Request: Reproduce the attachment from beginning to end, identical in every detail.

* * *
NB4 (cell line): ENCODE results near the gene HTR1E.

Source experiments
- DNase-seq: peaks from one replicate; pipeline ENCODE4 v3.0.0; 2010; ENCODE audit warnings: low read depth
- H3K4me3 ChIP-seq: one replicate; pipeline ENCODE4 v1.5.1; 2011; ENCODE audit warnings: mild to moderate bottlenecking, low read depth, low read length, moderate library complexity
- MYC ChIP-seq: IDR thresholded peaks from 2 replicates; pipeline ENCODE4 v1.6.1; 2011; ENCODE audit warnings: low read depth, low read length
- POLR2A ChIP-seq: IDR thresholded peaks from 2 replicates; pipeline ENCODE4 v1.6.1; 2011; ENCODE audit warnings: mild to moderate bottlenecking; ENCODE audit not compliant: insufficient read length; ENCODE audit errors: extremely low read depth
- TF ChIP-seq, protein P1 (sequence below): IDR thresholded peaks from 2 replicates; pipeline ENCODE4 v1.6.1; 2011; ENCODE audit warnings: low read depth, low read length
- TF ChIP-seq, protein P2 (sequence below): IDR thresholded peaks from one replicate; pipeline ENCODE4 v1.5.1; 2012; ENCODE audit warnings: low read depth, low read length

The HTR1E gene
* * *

NB4 (cell line): ENCODE results near the gene HTR1E.

Source experiments
- DNase-seq: peaks from one replicate; pipeline ENCODE4 v3.0.0; 2010; ENCODE audit warnings: low read depth
- H3K4me3 ChIP-seq: one replicate; pipeline ENCODE4 v1.5.1; 2011; ENCODE audit warnings: mild to moderate bottlenecking, low read depth, low read length, moderate library complexity
- MYC ChIP-seq: IDR thresholded peaks from 2 replicates; pipeline ENCODE4 v1.6.1; 2011; ENCODE audit warnings: low read depth, low read length
- POLR2A ChIP-seq: IDR thresholded peaks from 2 replicates; pipeline ENCODE4 v1.6.1; 2011; ENCODE audit warnings: mild to moderate bottlenecking; ENCODE audit not compliant: insufficient read length; ENCODE audit errors: extremely low read depth
- TF ChIP-seq, protein P1 (sequence below): IDR thresholded peaks from 2 replicates; pipeline ENCODE4 v1.6.1; 2011; ENCODE audit warnings: low read depth, low read length
- TF ChIP-seq, protein P2 (sequence below): IDR thresholded peaks from one replicate; pipeline ENCODE4 v1.5.1; 2012; ENCODE audit warnings: low read depth, low read length

The HTR1E gene